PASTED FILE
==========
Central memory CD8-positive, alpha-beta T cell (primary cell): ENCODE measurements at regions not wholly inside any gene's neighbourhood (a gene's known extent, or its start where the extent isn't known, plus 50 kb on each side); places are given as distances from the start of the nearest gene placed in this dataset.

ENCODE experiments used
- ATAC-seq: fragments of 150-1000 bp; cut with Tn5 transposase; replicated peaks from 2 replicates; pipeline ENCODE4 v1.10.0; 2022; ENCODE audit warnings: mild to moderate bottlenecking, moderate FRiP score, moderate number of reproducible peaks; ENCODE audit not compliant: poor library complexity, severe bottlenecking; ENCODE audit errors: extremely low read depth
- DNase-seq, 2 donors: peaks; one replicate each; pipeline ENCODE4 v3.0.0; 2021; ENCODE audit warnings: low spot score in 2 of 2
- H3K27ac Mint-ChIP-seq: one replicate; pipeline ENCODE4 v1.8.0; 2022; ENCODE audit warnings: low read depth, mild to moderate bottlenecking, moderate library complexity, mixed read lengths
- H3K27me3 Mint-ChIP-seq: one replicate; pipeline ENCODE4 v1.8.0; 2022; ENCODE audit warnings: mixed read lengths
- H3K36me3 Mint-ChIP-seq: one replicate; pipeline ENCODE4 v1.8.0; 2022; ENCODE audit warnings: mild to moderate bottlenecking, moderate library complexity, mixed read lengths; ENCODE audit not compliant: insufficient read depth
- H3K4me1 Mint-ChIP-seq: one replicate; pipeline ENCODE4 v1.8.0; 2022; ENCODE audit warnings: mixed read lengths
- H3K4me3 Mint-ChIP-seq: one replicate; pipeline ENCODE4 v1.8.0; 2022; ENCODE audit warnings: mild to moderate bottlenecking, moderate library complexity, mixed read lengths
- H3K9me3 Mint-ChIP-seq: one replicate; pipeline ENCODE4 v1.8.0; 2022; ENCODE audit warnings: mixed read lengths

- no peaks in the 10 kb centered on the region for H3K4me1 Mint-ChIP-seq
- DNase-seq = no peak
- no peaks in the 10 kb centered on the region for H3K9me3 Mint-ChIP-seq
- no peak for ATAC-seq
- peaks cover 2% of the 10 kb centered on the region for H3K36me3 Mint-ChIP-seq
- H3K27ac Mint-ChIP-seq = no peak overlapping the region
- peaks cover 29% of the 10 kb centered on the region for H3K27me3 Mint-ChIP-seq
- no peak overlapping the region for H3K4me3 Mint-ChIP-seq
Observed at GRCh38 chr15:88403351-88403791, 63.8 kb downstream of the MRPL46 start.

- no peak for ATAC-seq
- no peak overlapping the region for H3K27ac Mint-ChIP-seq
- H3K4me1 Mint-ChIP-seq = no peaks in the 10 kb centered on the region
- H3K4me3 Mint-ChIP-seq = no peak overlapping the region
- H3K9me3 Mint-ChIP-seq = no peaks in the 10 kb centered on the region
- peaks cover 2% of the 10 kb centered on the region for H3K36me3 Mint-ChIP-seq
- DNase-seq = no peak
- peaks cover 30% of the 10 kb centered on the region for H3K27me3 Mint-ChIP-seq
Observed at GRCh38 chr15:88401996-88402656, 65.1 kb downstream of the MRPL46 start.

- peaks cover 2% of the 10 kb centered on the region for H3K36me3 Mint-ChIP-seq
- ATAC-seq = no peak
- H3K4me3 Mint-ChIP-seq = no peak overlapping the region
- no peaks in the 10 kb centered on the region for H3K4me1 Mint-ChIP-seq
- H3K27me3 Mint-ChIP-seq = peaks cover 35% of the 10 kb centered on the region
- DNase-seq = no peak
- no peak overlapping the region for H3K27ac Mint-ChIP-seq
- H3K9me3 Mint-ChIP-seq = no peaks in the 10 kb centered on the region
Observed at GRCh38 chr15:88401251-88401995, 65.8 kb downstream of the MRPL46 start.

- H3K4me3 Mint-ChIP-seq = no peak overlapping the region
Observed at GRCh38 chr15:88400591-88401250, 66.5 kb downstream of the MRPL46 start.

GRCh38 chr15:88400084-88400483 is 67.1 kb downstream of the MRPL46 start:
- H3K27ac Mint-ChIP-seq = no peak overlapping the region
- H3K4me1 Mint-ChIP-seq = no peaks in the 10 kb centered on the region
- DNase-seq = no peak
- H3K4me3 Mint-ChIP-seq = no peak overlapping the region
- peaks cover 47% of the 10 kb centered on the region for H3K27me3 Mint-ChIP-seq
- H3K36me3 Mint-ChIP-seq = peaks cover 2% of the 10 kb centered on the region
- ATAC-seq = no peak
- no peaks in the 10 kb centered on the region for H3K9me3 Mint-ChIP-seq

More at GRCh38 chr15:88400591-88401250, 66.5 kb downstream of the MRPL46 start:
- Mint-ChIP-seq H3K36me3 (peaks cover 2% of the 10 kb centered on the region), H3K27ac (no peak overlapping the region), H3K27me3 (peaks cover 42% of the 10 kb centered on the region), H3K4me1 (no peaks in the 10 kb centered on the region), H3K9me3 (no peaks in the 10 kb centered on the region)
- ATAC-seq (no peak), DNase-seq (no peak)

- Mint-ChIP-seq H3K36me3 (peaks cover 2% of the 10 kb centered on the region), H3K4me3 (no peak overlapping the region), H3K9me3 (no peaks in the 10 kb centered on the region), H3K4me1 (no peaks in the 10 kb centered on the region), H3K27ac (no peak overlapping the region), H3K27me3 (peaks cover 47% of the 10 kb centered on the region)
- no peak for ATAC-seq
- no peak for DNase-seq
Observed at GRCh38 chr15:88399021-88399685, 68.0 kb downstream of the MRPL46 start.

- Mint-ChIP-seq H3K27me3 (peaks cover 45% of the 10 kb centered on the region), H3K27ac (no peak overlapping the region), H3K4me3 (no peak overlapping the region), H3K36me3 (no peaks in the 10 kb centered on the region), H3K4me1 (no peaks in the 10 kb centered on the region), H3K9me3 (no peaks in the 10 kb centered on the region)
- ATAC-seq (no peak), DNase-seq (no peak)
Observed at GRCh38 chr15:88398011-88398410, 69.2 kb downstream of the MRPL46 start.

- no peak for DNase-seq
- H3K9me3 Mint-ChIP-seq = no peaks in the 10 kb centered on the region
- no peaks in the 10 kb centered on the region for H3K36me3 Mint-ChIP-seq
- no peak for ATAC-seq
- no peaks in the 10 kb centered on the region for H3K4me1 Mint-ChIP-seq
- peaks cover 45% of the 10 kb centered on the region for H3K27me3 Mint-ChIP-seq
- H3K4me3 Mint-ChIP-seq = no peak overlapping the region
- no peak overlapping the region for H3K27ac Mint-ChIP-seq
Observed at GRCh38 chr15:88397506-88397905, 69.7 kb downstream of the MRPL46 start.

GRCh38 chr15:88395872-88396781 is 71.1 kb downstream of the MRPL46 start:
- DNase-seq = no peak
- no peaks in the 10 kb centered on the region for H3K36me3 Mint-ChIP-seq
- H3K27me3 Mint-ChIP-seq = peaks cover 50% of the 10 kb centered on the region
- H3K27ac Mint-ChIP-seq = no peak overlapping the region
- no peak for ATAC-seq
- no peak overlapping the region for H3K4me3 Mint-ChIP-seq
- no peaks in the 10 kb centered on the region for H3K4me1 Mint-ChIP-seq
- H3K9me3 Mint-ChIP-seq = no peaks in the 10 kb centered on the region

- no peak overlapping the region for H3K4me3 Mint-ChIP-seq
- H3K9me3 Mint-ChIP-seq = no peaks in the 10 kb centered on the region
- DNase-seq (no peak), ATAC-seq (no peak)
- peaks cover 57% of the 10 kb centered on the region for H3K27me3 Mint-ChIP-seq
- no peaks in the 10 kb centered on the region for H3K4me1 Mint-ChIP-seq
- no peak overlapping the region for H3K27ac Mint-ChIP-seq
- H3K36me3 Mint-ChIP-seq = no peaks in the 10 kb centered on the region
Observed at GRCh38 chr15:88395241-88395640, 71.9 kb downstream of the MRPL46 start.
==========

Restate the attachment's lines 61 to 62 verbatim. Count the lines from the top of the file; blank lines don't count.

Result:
- no peaks in the 10 kb centered on the region for H3K36me3 Mint-ChIP-seq
- no peak for ATAC-seq